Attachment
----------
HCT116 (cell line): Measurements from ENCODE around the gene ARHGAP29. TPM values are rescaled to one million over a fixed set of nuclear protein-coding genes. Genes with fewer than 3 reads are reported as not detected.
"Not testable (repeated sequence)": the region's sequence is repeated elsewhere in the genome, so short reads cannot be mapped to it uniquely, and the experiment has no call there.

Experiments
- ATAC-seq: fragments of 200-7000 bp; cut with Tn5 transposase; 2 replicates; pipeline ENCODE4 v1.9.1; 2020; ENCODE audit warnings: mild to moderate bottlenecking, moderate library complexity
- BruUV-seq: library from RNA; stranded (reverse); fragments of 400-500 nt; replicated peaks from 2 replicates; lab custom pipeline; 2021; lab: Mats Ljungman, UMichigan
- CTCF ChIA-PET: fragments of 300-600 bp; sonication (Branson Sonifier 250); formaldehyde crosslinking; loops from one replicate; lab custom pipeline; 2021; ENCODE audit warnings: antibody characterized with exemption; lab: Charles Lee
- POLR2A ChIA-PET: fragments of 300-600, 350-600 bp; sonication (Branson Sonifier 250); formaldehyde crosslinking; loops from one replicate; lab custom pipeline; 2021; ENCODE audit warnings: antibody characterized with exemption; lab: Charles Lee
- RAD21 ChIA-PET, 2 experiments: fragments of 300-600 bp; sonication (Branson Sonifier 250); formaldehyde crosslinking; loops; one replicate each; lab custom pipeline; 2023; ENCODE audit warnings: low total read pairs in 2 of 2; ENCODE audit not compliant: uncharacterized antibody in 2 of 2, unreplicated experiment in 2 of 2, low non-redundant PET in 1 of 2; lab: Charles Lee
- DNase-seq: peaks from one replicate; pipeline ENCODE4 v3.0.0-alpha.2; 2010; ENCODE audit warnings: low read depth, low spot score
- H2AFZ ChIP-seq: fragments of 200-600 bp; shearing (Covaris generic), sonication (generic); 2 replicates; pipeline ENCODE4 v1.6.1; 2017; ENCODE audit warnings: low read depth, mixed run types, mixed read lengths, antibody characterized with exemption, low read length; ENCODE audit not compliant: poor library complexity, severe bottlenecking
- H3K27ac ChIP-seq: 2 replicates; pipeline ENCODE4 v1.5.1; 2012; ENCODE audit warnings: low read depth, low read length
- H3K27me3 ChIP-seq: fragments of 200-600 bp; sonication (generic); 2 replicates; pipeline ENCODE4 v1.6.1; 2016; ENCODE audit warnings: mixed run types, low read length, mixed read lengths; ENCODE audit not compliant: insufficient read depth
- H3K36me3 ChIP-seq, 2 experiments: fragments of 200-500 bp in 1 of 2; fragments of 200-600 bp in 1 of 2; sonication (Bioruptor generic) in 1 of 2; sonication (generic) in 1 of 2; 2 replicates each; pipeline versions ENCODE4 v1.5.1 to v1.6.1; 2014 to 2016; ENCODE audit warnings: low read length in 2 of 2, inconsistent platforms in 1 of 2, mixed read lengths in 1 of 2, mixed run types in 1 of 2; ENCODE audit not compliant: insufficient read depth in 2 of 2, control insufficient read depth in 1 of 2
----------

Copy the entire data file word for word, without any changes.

HCT116 (cell line): Measurements from ENCODE around the gene ARHGAP29. TPM values are rescaled to one million over a fixed set of nuclear protein-coding genes. Genes with fewer than 3 reads are reported as not detected.
"Not testable (repeated sequence)": the region's sequence is repeated elsewhere in the genome, so short reads cannot be mapped to it uniquely, and the experiment has no call there.

Experiments
- ATAC-seq: fragments of 200-7000 bp; cut with Tn5 transposase; 2 replicates; pipeline ENCODE4 v1.9.1; 2020; ENCODE audit warnings: mild to moderate bottlenecking, moderate library complexity
- BruUV-seq: library from RNA; stranded (reverse); fragments of 400-500 nt; replicated peaks from 2 replicates; lab custom pipeline; 2021; lab: Mats Ljungman, UMichigan
- CTCF ChIA-PET: fragments of 300-600 bp; sonication (Branson Sonifier 250); formaldehyde crosslinking; loops from one replicate; lab custom pipeline; 2021; ENCODE audit warnings: antibody characterized with exemption; lab: Charles Lee
- POLR2A ChIA-PET: fragments of 300-600, 350-600 bp; sonication (Branson Sonifier 250); formaldehyde crosslinking; loops from one replicate; lab custom pipeline; 2021; ENCODE audit warnings: antibody characterized with exemption; lab: Charles Lee
- RAD21 ChIA-PET, 2 experiments: fragments of 300-600 bp; sonication (Branson Sonifier 250); formaldehyde crosslinking; loops; one replicate each; lab custom pipeline; 2023; ENCODE audit warnings: low total read pairs in 2 of 2; ENCODE audit not compliant: uncharacterized antibody in 2 of 2, unreplicated experiment in 2 of 2, low non-redundant PET in 1 of 2; lab: Charles Lee
- DNase-seq: peaks from one replicate; pipeline ENCODE4 v3.0.0-alpha.2; 2010; ENCODE audit warnings: low read depth, low spot score
- H2AFZ ChIP-seq: fragments of 200-600 bp; shearing (Covaris generic), sonication (generic); 2 replicates; pipeline ENCODE4 v1.6.1; 2017; ENCODE audit warnings: low read depth, mixed run types, mixed read lengths, antibody characterized with exemption, low read length; ENCODE audit not compliant: poor library complexity, severe bottlenecking
- H3K27ac ChIP-seq: 2 replicates; pipeline ENCODE4 v1.5.1; 2012; ENCODE audit warnings: low read depth, low read length
- H3K27me3 ChIP-seq: fragments of 200-600 bp; sonication (generic); 2 replicates; pipeline ENCODE4 v1.6.1; 2016; ENCODE audit warnings: mixed run types, low read length, mixed read lengths; ENCODE audit not compliant: insufficient read depth
- H3K36me3 ChIP-seq, 2 experiments: fragments of 200-500 bp in 1 of 2; fragments of 200-600 bp in 1 of 2; sonication (Bioruptor generic) in 1 of 2; sonication (generic) in 1 of 2; 2 replicates each; pipeline versions ENCODE4 v1.5.1 to v1.6.1; 2014 to 2016; ENCODE audit warnings: low read length in 2 of 2, inconsistent platforms in 1 of 2, mixed read lengths in 1 of 2, mixed run types in 1 of 2; ENCODE audit not compliant: insufficient read depth in 2 of 2, control insufficient read depth in 1 of 2